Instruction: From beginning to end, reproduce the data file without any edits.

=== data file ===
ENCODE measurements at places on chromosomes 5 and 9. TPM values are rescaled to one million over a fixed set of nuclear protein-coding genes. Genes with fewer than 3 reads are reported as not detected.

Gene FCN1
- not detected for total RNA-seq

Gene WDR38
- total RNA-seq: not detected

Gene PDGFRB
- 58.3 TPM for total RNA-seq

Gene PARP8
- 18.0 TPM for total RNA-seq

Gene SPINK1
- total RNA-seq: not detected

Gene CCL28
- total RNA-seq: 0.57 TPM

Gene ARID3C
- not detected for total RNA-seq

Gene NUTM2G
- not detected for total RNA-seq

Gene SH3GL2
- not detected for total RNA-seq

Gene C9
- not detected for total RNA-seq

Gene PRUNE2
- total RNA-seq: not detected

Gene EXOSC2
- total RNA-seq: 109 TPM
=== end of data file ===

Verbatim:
ENCODE measurements at places on chromosomes 5 and 9. TPM values are rescaled to one million over a fixed set of nuclear protein-coding genes. Genes with fewer than 3 reads are reported as not detected.

Gene FCN1
- not detected for total RNA-seq

Gene WDR38
- total RNA-seq: not detected

Gene PDGFRB
- 58.3 TPM for total RNA-seq

Gene PARP8
- 18.0 TPM for total RNA-seq

Gene SPINK1
- total RNA-seq: not detected

Gene CCL28
- total RNA-seq: 0.57 TPM

Gene ARID3C
- not detected for total RNA-seq

Gene NUTM2G
- not detected for total RNA-seq

Gene SH3GL2
- not detected for total RNA-seq

Gene C9
- not detected for total RNA-seq

Gene PRUNE2
- total RNA-seq: not detected

Gene EXOSC2
- total RNA-seq: 109 TPM